Slowing the pace of bond sales. Harriet Baldwin MP, Conservative chair of the Treasury Select Committee has argued that a more gradual approach of QT at a slower pace could spread losses out and reduce their impact over a longer period of time. However, last week, Chancellor Jeremy Hunt has said this would only delay losses, not avoid them, and argued that the APF losses should count towards the government’s fiscal rules. Of course, another benefit of faster QT for the Conservatives is that it will constrain the next government's spending power and limits the ability of Labour to achieve their ‘decade of national renewal’- which has arguably been an implicit political objective for some time now.

Weekly Updates

Climate change

Overseas aid and climate change. As the World Bank and International Monetary Fund gather for their annual spring meetings, civil society experts and economists have warned that they must channel hundreds of billions of dollars more in overseas aid payments to avert the worst effects of the climate crisis. 

Taxes for climate change. Laurence Tubiana, a key architect of the Paris Agreement, argues for “bold new policies” to mobilise public funding for climate change including progressive taxes on carbon-intensive activities and extreme wealth. 


IMF finds lack of evidence for wage price spiral in Europe. Adam Tooze analyses the key themes of the IMF’s latest World Economic Outlook. In particular, he highlights the lack of evidence for a wage-price spiral in recent inflation debates and how “despite much fear-mongering, in Europe one important group of prices never became a significant driver of inflation - wages”.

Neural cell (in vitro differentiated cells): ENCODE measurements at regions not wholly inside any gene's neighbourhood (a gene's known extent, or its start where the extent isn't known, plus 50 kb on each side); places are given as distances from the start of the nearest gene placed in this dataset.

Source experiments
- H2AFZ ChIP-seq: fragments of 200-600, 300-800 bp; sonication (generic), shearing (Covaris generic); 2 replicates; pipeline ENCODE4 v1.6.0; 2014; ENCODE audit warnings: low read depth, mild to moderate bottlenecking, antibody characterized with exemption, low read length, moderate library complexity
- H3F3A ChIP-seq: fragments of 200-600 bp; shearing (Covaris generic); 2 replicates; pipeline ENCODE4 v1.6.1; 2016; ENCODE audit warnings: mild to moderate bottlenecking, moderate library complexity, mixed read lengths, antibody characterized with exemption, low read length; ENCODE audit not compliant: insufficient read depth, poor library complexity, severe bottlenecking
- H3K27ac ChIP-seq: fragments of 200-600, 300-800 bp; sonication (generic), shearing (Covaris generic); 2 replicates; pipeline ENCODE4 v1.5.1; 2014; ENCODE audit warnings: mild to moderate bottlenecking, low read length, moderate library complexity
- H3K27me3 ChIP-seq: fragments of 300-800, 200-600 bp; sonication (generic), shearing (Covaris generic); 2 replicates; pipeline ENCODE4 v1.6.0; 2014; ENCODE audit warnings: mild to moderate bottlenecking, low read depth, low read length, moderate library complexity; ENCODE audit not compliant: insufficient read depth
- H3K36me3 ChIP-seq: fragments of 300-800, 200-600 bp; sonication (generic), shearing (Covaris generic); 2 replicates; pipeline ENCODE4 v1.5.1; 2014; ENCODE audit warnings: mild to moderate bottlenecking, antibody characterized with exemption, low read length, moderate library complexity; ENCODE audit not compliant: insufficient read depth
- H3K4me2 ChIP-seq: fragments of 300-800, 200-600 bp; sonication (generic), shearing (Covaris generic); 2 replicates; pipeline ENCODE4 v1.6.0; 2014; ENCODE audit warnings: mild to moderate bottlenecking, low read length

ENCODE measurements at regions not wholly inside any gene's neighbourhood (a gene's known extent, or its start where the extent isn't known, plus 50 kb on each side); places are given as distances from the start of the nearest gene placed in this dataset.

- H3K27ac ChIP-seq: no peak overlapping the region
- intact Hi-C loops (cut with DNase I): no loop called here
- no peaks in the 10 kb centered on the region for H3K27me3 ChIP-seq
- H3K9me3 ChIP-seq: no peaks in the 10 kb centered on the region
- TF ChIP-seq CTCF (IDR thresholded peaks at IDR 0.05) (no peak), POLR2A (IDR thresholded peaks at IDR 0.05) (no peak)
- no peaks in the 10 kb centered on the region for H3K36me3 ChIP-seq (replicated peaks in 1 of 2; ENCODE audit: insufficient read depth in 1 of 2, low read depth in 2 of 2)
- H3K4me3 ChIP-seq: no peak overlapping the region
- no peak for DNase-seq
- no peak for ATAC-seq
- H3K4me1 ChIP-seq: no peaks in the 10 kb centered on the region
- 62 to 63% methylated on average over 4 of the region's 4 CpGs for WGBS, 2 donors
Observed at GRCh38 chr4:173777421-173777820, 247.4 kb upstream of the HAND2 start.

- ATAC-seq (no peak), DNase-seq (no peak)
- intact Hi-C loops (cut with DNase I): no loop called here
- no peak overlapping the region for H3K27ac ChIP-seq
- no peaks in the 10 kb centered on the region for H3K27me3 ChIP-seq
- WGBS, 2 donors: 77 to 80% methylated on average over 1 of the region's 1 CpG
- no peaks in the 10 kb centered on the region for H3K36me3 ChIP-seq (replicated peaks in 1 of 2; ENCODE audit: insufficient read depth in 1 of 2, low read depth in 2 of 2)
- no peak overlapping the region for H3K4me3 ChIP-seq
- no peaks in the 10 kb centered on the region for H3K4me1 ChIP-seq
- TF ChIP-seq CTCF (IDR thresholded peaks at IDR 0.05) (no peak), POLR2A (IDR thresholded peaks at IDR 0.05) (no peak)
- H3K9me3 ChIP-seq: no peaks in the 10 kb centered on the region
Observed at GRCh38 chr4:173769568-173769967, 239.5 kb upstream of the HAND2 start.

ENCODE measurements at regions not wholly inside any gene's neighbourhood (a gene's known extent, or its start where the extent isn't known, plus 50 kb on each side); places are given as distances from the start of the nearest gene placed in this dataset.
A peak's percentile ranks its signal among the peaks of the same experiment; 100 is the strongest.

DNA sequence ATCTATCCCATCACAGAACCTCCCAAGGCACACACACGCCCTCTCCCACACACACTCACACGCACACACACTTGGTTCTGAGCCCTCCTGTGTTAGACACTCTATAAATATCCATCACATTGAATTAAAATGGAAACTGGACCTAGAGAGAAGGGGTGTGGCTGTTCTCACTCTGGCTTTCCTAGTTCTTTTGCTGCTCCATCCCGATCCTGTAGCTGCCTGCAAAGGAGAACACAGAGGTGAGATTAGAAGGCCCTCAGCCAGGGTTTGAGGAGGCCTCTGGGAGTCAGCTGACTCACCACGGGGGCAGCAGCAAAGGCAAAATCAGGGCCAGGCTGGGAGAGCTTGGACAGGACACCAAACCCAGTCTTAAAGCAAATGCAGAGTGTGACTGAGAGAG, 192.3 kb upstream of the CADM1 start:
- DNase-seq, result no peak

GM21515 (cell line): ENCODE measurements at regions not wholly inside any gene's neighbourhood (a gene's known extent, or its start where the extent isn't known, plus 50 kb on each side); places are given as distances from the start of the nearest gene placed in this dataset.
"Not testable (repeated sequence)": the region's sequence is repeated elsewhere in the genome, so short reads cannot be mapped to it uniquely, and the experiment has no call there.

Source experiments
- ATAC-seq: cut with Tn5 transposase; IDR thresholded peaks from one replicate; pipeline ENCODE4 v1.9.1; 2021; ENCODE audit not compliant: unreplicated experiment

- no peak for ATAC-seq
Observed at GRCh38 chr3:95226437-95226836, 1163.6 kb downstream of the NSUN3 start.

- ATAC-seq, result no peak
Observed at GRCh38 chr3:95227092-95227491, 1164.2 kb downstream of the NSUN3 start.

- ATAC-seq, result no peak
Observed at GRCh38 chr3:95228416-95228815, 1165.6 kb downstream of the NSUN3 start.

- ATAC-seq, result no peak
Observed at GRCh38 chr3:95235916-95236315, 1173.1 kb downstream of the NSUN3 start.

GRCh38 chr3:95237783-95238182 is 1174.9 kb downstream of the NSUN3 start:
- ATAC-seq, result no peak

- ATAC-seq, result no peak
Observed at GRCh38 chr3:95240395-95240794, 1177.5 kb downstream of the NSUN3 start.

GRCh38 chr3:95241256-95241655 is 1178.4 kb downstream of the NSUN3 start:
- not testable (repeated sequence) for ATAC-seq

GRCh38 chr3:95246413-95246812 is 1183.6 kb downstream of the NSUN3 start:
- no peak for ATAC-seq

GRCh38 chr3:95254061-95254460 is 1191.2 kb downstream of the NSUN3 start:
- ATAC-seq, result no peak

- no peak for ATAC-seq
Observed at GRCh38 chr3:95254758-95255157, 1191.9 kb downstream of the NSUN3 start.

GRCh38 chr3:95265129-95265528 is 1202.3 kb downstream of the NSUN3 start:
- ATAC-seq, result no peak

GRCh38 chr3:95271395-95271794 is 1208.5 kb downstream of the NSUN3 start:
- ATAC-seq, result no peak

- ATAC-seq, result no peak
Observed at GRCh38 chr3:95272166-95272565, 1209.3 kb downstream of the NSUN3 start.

• US avoids pandemic scarring due to fiscal stimulus. He also notes that the US is the only major economy to avoid the scarring effects of the pandemic and achieve higher growth than was expected in 2020. He warns of another ‘lost decade’ elsewhere if ‘fiscal hawks get their way’: "excessive fiscal tightening - driven by policy or borrowing constraints - may compound the damage done to much of the world economy by the COVID shock."


Rotten luck. If people thought about structural inequalities in terms of luck, they would be more likely to care about fixing them, according to a new report by the Fairness Foundation. The report finds that 33% of people in higher-income households think that salary levels are more influenced by factors within people’s control, compared to 20% of those in lower-income ones. By contrast, people across the income spectrum believe that levels of wealth accumulation are mostly influenced by factors outside people’s control.

Industrial strategy

Labour’s economic agenda. A new Social Market Foundation report explores Labour’s economic agenda through a series of essays by various policy experts. Common themes include a focus on industrial strategy and a US-inspired modern supply-side economics.


Solving the housing crisis without building new houses? Governments should be pursuing policies that make use of the existing housing stock instead of building new homes, argue LSE’s Charlotte Rogers and Ian Gough. The authors argue for a “radical reform of housing taxation and pricing” as well as for policies that enable those who wish to downsize to do so. 


Energy investment. A new report by the Resolution Foundation explores how the UK can decarbonise electricity without disadvantaging poorer families. It argues that the power system requires an “urgent step change in capital spending” but also social security and retail interventions to help the lowest income households with energy costs.